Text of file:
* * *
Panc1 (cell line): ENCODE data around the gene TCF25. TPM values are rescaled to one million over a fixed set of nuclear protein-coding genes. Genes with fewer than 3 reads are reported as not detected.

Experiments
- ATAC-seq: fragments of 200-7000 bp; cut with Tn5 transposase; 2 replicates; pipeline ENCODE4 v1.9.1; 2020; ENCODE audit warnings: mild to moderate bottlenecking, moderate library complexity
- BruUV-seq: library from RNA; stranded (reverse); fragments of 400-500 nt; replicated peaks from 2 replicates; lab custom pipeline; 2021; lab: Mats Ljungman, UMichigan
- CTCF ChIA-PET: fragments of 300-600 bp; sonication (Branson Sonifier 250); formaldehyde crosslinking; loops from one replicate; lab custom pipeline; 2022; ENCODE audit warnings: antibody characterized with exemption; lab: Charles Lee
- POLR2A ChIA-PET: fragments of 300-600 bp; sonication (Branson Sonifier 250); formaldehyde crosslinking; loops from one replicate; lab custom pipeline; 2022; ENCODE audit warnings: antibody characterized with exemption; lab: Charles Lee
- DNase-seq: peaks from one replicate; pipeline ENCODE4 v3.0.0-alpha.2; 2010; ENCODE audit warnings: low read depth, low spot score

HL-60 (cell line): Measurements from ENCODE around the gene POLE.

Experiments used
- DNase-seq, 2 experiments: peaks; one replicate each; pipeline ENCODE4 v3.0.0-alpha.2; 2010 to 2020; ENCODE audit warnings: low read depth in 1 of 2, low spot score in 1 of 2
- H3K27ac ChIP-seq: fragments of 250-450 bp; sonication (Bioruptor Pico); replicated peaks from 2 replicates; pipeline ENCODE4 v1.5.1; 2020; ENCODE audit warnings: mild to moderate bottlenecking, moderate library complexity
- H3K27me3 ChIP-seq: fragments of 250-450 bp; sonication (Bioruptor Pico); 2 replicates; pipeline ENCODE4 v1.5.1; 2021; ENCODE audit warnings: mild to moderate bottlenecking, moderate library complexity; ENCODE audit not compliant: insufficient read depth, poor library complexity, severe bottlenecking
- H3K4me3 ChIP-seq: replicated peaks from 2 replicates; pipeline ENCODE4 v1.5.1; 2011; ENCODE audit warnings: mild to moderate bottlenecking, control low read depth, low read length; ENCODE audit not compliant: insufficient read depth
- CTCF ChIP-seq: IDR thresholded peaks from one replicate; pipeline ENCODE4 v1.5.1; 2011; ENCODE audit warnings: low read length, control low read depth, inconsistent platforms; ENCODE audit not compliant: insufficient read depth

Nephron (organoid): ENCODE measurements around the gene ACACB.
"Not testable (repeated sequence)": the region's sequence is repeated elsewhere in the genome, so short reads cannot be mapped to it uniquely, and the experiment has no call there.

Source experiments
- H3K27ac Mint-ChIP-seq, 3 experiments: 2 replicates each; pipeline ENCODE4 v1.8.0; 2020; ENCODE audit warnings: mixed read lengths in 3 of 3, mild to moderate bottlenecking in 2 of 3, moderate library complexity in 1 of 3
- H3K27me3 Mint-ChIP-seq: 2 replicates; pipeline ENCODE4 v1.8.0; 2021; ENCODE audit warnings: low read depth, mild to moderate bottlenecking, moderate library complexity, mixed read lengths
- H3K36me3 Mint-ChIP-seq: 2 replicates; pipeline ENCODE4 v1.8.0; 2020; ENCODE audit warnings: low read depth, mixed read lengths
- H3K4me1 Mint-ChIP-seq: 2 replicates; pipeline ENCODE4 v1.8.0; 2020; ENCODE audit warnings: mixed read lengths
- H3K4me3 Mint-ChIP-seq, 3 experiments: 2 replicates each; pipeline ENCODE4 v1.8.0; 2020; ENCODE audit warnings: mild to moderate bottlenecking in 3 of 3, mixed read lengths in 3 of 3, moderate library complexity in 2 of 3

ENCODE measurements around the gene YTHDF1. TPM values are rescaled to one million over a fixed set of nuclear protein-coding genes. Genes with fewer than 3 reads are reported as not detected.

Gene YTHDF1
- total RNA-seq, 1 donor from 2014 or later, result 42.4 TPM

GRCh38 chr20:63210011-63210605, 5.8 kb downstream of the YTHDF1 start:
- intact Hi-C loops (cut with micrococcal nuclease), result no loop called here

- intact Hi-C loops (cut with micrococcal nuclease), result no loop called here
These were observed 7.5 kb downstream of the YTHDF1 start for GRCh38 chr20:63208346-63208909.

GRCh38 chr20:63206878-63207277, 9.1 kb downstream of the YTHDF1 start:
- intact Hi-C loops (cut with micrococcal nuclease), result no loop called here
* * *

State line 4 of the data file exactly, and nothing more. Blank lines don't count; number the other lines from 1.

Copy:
- BruUV-seq: library from RNA; stranded (reverse); fragments of 400-500 nt; replicated peaks from 2 replicates; lab custom pipeline; 2021; lab: Mats Ljungman, UMichigan